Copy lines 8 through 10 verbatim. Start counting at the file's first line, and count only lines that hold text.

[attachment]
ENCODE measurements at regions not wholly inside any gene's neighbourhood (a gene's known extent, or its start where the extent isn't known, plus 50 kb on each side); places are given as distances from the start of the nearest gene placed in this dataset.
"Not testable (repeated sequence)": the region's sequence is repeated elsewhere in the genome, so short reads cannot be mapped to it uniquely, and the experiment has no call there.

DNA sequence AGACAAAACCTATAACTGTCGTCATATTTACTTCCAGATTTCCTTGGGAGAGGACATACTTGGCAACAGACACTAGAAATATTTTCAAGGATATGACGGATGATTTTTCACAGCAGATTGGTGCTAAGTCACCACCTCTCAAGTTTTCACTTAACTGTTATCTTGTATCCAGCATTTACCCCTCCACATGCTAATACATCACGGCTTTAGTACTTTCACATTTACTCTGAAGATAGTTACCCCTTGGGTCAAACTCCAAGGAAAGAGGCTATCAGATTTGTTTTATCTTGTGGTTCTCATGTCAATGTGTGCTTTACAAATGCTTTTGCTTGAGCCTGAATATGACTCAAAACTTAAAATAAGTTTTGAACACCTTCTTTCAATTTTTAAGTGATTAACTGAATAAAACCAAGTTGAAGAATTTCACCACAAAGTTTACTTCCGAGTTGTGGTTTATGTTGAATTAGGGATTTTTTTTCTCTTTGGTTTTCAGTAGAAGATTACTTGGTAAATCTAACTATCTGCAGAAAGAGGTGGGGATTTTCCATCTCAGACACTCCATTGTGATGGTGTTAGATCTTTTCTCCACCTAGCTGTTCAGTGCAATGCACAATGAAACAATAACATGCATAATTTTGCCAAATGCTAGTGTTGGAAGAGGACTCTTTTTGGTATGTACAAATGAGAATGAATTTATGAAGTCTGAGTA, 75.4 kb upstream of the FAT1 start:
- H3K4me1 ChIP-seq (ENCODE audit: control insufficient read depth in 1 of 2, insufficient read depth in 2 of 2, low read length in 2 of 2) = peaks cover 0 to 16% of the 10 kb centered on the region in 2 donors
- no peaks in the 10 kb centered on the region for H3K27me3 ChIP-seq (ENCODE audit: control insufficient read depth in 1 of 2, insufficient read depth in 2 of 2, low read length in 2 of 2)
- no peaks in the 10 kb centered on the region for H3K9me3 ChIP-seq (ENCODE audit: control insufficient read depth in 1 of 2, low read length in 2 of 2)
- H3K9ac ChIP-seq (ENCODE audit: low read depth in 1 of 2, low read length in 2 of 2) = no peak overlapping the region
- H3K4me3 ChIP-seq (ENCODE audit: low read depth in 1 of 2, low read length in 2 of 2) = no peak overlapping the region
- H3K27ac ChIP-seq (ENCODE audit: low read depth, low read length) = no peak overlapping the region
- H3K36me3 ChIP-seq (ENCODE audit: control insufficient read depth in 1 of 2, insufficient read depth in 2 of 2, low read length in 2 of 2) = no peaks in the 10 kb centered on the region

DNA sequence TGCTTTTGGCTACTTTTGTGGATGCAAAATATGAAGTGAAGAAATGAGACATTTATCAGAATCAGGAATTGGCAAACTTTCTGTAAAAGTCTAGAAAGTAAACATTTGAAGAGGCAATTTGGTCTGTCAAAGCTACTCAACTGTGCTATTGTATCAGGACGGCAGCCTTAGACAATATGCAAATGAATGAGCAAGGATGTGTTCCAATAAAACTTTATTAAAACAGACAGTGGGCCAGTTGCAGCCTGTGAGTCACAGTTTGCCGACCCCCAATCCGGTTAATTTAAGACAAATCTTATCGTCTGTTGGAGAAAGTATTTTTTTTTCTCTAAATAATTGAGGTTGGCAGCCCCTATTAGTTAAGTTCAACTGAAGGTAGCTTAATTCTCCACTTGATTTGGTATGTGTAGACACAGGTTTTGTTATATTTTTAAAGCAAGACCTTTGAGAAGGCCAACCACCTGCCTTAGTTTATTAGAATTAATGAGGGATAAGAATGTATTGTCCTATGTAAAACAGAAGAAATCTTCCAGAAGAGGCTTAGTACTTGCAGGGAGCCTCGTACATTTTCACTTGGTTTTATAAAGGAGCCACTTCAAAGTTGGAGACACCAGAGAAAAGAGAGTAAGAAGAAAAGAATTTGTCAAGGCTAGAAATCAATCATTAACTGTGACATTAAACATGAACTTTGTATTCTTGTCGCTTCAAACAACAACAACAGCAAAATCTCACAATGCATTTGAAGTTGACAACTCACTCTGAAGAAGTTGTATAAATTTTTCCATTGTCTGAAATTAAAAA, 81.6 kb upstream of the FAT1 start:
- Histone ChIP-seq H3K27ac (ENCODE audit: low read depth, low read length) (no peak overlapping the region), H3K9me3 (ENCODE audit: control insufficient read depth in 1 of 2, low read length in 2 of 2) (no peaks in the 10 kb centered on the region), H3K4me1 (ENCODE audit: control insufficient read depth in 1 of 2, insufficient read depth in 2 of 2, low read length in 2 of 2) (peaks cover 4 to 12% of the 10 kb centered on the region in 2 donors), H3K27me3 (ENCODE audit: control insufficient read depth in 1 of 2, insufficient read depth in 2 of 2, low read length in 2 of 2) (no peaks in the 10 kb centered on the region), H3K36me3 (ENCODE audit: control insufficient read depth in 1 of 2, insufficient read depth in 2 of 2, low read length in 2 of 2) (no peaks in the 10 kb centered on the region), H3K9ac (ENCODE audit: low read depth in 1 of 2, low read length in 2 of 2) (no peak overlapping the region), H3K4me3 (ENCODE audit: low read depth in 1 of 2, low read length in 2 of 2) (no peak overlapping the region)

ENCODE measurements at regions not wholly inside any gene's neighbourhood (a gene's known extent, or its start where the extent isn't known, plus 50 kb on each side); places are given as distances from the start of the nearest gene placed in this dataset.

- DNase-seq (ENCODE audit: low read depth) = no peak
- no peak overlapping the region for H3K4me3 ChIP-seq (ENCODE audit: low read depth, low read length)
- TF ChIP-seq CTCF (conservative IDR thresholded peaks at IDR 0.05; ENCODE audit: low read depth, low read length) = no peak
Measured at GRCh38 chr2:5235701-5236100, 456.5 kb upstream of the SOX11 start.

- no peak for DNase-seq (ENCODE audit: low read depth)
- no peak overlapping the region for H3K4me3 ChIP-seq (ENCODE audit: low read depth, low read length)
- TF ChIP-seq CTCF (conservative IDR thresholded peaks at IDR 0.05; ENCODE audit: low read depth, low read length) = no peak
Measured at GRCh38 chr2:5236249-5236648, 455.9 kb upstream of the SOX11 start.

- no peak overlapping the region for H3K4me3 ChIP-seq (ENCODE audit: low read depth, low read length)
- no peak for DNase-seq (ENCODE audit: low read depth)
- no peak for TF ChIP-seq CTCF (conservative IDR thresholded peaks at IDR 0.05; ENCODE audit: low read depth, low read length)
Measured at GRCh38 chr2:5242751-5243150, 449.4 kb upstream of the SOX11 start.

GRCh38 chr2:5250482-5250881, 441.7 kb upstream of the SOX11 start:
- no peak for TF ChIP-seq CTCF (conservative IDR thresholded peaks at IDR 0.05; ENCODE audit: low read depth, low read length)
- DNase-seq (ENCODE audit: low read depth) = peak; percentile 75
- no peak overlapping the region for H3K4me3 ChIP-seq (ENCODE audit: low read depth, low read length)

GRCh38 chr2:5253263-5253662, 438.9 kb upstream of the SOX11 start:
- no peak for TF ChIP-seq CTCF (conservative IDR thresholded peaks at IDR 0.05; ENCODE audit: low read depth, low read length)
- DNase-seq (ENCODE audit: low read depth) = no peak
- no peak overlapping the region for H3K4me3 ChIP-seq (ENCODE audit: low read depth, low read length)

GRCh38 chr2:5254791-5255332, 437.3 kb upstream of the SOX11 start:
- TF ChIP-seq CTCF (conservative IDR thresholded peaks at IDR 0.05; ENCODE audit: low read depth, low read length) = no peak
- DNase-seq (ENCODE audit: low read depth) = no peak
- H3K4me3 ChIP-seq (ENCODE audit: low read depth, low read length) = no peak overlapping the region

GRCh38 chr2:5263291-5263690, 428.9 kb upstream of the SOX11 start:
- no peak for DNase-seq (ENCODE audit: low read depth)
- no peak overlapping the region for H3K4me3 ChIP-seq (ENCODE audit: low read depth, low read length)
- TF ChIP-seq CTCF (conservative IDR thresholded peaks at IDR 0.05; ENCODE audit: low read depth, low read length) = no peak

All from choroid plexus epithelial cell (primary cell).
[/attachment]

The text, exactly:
- H3K4me3 ChIP-seq (ENCODE audit: low read depth in 1 of 2, low read length in 2 of 2) = no peak overlapping the region
- H3K27ac ChIP-seq (ENCODE audit: low read depth, low read length) = no peak overlapping the region
- H3K36me3 ChIP-seq (ENCODE audit: control insufficient read depth in 1 of 2, insufficient read depth in 2 of 2, low read length in 2 of 2) = no peaks in the 10 kb centered on the region